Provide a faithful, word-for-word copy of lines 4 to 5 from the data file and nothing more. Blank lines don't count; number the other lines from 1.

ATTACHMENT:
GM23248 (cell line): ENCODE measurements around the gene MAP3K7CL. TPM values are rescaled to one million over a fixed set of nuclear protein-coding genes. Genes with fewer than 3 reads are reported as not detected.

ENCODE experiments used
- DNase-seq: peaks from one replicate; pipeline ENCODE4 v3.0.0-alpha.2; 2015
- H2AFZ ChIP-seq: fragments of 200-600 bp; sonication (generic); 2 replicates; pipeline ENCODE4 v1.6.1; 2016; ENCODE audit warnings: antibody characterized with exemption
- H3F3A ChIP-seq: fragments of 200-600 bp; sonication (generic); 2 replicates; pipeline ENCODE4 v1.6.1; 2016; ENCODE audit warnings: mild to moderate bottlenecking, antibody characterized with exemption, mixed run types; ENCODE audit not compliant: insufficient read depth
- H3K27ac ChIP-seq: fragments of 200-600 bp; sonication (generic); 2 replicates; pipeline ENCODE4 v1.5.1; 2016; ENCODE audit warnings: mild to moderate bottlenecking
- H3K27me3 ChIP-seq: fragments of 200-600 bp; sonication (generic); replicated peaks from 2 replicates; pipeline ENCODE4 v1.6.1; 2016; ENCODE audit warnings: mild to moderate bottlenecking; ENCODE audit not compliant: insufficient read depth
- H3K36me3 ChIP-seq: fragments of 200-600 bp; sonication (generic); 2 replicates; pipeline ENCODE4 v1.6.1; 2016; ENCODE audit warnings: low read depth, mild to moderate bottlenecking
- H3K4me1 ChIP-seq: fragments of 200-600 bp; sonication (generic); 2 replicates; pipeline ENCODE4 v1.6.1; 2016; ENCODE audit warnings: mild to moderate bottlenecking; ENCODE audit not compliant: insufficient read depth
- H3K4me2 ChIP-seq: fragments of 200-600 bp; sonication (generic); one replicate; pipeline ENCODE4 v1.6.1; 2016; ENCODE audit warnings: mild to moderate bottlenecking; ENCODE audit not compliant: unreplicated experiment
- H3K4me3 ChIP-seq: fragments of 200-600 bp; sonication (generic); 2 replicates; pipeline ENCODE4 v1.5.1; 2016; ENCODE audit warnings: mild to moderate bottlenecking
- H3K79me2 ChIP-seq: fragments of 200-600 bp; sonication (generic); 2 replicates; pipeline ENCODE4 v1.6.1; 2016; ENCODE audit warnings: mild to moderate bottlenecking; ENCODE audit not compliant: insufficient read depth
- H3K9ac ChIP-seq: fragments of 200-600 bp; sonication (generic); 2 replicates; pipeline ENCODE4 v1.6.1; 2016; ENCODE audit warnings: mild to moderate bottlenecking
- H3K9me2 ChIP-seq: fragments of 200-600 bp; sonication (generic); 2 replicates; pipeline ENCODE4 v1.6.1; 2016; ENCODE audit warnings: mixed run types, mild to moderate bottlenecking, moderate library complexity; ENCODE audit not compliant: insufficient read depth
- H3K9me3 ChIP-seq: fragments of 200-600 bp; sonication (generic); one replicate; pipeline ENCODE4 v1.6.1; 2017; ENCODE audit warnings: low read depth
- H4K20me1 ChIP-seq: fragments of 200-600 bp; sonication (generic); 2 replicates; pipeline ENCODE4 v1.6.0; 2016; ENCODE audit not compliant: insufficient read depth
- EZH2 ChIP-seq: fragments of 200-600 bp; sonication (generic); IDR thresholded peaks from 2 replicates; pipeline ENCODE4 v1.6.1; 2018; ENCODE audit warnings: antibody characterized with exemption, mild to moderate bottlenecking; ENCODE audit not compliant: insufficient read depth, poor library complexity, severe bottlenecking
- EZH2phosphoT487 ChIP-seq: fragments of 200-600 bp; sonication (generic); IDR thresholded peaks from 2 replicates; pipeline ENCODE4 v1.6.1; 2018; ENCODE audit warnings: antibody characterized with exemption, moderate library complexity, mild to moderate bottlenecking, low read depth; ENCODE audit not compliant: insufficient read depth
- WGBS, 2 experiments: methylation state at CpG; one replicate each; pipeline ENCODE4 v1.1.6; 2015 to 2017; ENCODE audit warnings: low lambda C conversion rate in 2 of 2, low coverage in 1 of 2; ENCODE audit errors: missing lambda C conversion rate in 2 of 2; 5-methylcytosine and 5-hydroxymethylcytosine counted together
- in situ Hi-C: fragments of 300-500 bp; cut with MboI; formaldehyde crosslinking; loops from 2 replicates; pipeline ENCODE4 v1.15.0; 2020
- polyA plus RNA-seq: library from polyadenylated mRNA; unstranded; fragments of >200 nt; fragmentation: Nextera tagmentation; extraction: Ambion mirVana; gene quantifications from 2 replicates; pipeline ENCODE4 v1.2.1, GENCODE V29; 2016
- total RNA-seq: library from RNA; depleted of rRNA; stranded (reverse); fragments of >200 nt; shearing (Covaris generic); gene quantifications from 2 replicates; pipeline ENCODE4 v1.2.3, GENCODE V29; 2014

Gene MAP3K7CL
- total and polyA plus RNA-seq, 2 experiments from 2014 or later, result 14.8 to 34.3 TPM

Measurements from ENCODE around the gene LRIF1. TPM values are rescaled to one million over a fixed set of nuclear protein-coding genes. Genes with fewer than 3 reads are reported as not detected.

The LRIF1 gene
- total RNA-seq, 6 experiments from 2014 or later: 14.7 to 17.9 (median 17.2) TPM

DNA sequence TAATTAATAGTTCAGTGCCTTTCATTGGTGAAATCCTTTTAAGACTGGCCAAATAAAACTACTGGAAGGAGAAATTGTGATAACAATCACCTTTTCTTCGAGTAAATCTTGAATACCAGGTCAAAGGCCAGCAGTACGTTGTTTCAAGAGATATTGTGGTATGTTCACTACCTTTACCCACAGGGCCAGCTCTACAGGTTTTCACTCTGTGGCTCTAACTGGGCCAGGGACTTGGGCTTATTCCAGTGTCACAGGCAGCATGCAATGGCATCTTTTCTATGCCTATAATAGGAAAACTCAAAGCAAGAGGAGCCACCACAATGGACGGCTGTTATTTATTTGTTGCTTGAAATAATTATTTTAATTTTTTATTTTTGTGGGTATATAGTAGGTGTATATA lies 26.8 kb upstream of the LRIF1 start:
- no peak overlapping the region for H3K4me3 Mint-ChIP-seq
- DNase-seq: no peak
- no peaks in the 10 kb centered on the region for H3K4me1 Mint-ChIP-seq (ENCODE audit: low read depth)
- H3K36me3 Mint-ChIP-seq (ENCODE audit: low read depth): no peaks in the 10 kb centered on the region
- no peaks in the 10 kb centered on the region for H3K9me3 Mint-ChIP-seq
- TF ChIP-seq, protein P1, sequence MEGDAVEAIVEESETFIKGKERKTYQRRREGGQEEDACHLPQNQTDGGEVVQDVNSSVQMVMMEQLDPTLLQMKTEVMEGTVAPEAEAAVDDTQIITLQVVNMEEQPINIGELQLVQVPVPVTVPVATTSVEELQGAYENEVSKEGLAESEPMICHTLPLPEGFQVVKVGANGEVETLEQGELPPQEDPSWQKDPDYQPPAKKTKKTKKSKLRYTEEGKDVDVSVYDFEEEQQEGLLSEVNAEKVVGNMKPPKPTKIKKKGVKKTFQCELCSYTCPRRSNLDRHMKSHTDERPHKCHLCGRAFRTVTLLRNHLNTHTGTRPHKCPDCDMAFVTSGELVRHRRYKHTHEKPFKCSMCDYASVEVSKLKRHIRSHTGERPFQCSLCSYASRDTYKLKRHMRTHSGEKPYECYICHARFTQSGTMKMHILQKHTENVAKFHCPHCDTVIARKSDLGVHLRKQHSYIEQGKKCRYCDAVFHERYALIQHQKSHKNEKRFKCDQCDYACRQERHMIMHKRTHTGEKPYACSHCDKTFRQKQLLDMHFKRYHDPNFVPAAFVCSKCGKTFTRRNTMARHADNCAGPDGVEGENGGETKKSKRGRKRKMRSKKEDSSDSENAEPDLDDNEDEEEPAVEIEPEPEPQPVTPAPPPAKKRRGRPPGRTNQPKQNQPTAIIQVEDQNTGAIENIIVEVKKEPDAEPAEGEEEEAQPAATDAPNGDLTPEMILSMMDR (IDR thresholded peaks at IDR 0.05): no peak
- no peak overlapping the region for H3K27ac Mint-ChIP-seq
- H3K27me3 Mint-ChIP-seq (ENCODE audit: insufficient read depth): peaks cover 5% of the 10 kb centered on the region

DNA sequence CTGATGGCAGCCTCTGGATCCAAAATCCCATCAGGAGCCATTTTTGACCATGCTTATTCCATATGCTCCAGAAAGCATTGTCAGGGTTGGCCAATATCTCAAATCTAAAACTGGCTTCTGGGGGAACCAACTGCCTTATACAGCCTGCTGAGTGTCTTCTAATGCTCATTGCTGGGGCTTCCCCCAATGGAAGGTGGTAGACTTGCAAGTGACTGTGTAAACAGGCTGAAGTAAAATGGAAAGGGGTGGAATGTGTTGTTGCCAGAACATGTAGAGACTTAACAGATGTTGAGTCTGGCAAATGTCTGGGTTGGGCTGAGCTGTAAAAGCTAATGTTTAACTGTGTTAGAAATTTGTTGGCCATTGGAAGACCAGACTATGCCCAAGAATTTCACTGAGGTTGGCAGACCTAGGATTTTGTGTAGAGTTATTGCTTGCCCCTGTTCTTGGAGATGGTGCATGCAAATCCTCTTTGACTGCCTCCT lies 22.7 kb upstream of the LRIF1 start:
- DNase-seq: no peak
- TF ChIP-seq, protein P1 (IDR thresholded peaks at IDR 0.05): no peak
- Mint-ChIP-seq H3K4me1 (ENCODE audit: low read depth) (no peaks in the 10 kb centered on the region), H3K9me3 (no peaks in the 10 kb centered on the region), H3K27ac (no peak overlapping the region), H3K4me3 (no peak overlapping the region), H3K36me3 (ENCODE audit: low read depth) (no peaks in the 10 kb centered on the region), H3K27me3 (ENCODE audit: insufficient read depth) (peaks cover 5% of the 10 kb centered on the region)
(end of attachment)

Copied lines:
- H2AFZ ChIP-seq: fragments of 200-600 bp; sonication (generic); 2 replicates; pipeline ENCODE4 v1.6.1; 2016; ENCODE audit warnings: antibody characterized with exemption
- H3F3A ChIP-seq: fragments of 200-600 bp; sonication (generic); 2 replicates; pipeline ENCODE4 v1.6.1; 2016; ENCODE audit warnings: mild to moderate bottlenecking, antibody characterized with exemption, mixed run types; ENCODE audit not compliant: insufficient read depth